What do you do when you have a big brief due? Procrastinate until the last minute? Work on it off-and-on through the week? Find out why you may want to set time aside and give yourself a mini-retreat to get that writing project done faster and better.
I recently returned from a writing retreat in beautiful rural Vermont. For 5 days, there was nothing to do but eat (really good food), walk, and write. With 6 writers in the house, there were people to bounce ideas off of, receive criticism, and inspire one another to keep writing. It was a beautiful departure from the everyday grind. It was also immensely productive. During those 5 days, I wrote over 12,000 words. That’s 22 pages toward a long-form novel I’ve been working on for the better part of a year.
Work at your law firm probably doesn’t allow you to fly to Vermont every time you have a big brief due or need to write a law journal article. But the lessons I learned at that retreat can help you get focused and produce your best work product.
Block Out Time to Write
The bigger your writing project, the more time you know it is going to take to get it done. We have all trusted that we will “get to it” only to find it’s Friday afternoon and we have had dozens of other things come up instead. We end up working on those big projects when we are tired and just want to get home.
The writing retreat was great for getting around to a project that never seemed to take priority. Because it was out-of-state, it forced me to dedicate time to it, and to set aside other tasks – or get them done in advance – so they couldn’t interfere with my writing.
You probably won’t be able to set aside 5 days for your project, nor will you likely need to. But giving yourself a mini-retreat means blocking out time to write on your calendar so it takes priority over other issues that could arise. Estimate how long your project will take, then pull out your calendar and schedule it. Consider when you write best, and other demands on your attention and your schedule to find a time you can truly dig in.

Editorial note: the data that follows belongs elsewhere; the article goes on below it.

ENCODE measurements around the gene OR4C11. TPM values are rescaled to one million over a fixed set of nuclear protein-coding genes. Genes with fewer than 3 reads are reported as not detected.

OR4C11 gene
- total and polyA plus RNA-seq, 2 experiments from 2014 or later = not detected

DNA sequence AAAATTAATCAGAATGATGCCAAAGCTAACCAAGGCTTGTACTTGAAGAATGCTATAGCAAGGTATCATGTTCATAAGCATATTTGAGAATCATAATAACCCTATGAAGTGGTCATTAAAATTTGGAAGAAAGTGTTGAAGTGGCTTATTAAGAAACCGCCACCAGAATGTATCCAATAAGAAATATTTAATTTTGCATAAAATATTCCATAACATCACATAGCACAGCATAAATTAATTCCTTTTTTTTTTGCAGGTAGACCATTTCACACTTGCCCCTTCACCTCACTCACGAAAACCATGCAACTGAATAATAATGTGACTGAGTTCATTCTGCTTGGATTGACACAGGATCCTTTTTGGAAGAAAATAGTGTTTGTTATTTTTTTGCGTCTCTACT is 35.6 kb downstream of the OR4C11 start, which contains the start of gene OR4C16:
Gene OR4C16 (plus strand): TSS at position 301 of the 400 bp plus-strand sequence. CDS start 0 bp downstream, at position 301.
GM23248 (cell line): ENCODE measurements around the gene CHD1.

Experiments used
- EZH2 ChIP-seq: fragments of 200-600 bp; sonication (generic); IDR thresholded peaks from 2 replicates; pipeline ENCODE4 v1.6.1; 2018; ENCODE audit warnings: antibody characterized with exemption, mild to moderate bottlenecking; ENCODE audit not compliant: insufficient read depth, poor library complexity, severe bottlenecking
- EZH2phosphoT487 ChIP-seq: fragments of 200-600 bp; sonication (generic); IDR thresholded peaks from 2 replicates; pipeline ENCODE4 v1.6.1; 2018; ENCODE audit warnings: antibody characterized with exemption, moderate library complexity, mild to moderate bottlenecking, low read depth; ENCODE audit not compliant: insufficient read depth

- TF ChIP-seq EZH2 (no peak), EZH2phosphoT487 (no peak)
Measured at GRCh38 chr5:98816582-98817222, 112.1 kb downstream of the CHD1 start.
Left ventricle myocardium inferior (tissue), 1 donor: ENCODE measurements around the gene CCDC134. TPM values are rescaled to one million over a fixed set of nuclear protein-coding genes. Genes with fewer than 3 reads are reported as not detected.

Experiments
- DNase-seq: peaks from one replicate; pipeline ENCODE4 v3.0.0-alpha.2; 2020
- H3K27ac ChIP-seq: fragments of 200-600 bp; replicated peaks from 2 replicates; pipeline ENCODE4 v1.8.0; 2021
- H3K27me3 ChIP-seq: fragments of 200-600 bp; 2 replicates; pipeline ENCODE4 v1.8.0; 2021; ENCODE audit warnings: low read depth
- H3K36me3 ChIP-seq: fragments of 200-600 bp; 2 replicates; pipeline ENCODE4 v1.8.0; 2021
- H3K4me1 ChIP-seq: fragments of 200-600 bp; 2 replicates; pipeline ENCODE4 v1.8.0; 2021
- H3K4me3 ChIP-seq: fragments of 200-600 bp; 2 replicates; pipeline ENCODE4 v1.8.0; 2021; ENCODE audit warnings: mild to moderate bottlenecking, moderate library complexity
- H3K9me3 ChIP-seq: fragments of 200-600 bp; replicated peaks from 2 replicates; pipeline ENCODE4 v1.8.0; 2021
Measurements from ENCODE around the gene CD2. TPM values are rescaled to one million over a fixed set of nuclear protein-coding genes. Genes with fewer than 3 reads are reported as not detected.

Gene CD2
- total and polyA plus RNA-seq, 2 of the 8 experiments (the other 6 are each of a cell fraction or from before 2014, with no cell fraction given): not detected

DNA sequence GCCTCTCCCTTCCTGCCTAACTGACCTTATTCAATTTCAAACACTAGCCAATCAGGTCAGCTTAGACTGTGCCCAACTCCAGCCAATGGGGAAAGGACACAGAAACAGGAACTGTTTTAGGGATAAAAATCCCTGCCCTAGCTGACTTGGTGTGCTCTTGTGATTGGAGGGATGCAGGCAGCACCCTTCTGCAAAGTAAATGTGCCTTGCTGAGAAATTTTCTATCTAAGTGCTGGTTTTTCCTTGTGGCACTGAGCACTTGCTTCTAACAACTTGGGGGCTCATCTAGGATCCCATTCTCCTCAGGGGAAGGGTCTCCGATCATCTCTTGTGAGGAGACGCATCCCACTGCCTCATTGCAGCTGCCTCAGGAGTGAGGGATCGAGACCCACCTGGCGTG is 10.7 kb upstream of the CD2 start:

This should be as serious a commitment as a board meeting or client consultation. Just because it is a meeting with yourself, don’t reschedule on yourself unless it is an absolute emergency. Even if that happens, reschedule right away, rather than leaving the timing to chance.
Remove Distractions to Find Your Writing Flow
Running a law firm can often be consumed with responding to client emergencies and putting out fires. But when it comes time to write a big brief or article, all those distractions promise to interrupt your train of thought. Research suggests that it can take a long time – sometimes even a half hour – to recover from an interruption and get back into your writing flow.
The writing retreat reduced distractions to a minimum. There were no client calls, no walk-ins. Even emails were limited by the spotty Internet connection. Without interruptions, I was able to focus on my work, finding and staying in my writing flow.
Even if you can’t get away, you can create a mini-retreat feeling by isolating yourself from distractions. Set your phone to Do Not Disturb. Close your email, and your social media accounts. Tell your secretary or co-workers you aren’t available – and stick to it. By eliminating distractions, you will be able to make the most of your time and get things done more quickly.
Find a New Space to Write
I don’t know about you, but when I try to write in my office I am constantly distracted by my to-do list. Even when my other work is put away or out of sight, I will still think about that filing that needs to be picked up, or the client consultation that is scheduled later that afternoon.
On retreat, I was removed from my office with all its client distractions, and from the cafe where I usually write blogs. The change of scenery signaled that it was time to focus on something different and enabled me to truly focus on the project at hand.
You don’t have to change states to clear your mind. But if you can, get out of the office entirely. Find a cafe, or check yourself into a local library. By taking yourself away from your normal work space, you can signal your brain that you will be focusing on one task now: the writing at hand.
You don’t have to take a 5-day retreat to make the most of your writing, but you do need to make it a priority in your week. By scheduling your work, removing distractions, and finding a new space to write, you will signal to yourself and your coworkers that it is time to focus. You’ll write faster, and better, without the distractions of everyday office life. And your work-product will improve with your focus.
Lisa Schmidt is a writer for Legal Linguist in Ferndale, Michigan. She provides outsourced brief writing services to solos and small law firms. If you need help getting that big brief done well, contact Legal Linguist today to schedule a meeting.